Terrestrial sources of nitrogen (N), particularly N-fixing alder, may be important for sustaining production in headwater streams that typically lack substantial subsidies of marine-derived nutrients from spawning salmon yet support upstream-dispersing juvenile salmonids. However, other physiographic characteristics, such as watershed slope and topographic wetness, also control transport of nutrients to streams and may confound apparent linkages between alder and stream N. Seasonal patterns in precipitation and temperature may interact with watershed characteristics to modulate stream N availability. We empirically modeled the effect of alder cover and other watershed physiographic variables on stream N and contrasted these relationships over the growing season among 25 first-order streams from the lower Kenai Peninsula, Alaska. For each date, percent alder cover, mean topographic wetness, and mean slope were used as watershed predictors of NOx–N concentration (nitrate + nitrite) and daily NOx–N yield using Generalized Additive Models (GAM) and compared using Akaike’s Information Criterion (AICc). Alder cover was the only probable model and explained 75–96% of the variation in NOx–N concentration and 83–89% of the variation in daily NOx–N yield. The relationship between alder and both NOx–N concentration and daily NOx–N yield changed from constant inputs in May across the range of alder cover (linear fit) to increasing inputs in July and September (non-linear fits) implying that high-alder watersheds were N-saturated. The strong linkage between alder and stream N coupled with the concurrent timing of maximum stream N from alder in the spring to salmon fry emergence indicates the potential importance of this subsidy to headwater stream ecosystems.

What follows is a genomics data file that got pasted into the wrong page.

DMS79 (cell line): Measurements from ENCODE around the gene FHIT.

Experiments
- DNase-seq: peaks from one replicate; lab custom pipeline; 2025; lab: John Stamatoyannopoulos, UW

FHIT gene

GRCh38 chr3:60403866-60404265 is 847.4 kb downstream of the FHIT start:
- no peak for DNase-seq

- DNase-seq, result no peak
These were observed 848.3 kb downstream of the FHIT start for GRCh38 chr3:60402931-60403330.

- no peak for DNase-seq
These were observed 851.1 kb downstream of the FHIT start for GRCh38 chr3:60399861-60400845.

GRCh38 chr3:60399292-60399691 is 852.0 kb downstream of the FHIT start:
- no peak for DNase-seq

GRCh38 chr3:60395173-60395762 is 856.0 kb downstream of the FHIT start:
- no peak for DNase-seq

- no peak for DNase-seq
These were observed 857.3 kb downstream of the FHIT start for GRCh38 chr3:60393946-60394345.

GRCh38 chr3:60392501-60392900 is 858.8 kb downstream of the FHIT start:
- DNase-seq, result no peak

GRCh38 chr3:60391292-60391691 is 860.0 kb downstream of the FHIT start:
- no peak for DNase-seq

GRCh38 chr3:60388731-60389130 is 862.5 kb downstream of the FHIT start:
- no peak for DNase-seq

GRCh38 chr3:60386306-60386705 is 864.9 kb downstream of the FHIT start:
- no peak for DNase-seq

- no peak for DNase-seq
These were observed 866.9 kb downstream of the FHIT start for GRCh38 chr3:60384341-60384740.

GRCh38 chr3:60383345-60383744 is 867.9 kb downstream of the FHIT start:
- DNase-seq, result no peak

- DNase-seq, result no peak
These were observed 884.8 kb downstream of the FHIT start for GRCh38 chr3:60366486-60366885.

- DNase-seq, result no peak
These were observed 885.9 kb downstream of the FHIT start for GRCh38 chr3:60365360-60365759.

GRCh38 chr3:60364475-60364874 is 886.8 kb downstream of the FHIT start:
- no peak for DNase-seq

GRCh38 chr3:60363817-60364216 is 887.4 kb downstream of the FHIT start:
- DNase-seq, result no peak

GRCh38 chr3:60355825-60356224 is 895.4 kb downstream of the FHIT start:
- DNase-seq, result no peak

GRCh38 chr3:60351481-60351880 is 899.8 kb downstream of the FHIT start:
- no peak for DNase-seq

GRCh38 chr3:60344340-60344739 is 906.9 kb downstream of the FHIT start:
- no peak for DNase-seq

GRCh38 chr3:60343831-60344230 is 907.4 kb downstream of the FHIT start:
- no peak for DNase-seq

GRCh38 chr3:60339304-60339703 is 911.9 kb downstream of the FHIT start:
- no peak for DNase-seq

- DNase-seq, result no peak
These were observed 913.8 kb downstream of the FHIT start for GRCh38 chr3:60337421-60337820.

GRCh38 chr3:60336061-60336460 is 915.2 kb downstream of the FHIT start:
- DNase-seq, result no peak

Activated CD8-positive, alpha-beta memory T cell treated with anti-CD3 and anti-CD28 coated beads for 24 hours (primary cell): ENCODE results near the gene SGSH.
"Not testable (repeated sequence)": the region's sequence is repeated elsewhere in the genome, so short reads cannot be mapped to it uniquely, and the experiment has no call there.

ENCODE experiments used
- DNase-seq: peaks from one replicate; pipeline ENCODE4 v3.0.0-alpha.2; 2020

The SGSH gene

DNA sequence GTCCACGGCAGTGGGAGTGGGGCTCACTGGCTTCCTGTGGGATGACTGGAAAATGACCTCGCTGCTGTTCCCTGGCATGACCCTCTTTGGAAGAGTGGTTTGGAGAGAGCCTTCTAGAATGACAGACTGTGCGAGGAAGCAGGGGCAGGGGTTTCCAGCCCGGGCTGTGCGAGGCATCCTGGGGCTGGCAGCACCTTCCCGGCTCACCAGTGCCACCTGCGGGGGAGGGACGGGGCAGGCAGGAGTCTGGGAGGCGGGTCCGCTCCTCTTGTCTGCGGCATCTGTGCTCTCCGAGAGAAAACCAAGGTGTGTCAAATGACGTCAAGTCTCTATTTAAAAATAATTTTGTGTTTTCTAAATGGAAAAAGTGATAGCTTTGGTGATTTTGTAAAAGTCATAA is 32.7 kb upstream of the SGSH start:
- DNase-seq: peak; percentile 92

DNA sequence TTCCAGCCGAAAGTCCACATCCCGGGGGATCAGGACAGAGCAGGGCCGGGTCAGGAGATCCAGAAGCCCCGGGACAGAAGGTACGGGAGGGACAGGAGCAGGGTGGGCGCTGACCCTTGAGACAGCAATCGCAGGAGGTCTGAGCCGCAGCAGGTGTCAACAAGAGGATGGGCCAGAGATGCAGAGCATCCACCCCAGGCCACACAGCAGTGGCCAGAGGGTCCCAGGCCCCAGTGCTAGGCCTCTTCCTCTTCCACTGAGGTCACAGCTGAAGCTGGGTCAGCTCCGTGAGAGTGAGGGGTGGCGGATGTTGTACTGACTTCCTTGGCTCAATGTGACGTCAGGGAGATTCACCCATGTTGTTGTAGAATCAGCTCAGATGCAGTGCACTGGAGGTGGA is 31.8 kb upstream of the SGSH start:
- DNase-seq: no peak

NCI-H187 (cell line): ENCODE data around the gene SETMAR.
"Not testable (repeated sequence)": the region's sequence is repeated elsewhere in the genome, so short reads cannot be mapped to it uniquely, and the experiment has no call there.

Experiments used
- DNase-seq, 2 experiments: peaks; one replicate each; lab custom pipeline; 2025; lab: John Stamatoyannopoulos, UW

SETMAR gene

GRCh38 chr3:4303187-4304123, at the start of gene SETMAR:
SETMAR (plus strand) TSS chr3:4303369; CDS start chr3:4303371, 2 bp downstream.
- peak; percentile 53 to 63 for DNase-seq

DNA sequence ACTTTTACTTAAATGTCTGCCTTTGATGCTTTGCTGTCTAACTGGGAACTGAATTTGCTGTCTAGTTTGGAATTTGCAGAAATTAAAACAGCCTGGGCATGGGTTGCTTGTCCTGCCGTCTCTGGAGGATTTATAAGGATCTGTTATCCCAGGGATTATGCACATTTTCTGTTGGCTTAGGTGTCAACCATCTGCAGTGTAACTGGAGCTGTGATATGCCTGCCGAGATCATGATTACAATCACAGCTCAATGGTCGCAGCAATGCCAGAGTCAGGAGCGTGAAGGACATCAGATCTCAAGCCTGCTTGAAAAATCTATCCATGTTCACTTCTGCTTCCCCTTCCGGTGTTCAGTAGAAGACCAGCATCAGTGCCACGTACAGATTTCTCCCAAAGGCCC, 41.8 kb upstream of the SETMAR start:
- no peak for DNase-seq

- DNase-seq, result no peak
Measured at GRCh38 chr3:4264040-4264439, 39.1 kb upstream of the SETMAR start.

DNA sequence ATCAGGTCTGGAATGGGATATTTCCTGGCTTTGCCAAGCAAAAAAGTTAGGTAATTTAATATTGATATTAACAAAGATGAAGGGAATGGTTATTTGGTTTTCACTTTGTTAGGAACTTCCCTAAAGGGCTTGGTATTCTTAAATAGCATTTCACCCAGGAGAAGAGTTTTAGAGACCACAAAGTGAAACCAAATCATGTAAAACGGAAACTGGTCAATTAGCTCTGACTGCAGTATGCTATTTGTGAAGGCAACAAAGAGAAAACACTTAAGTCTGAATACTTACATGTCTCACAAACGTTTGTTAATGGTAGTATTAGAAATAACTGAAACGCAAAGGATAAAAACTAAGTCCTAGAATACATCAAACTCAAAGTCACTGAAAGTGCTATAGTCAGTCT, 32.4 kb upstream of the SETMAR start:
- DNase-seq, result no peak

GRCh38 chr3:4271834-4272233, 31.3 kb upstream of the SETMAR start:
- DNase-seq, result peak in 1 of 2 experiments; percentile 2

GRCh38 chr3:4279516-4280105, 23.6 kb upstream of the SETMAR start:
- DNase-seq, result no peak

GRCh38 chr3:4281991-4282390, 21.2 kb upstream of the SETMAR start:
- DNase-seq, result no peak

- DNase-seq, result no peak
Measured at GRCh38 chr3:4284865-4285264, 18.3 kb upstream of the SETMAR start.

R. Shaftel, R. King, J. Back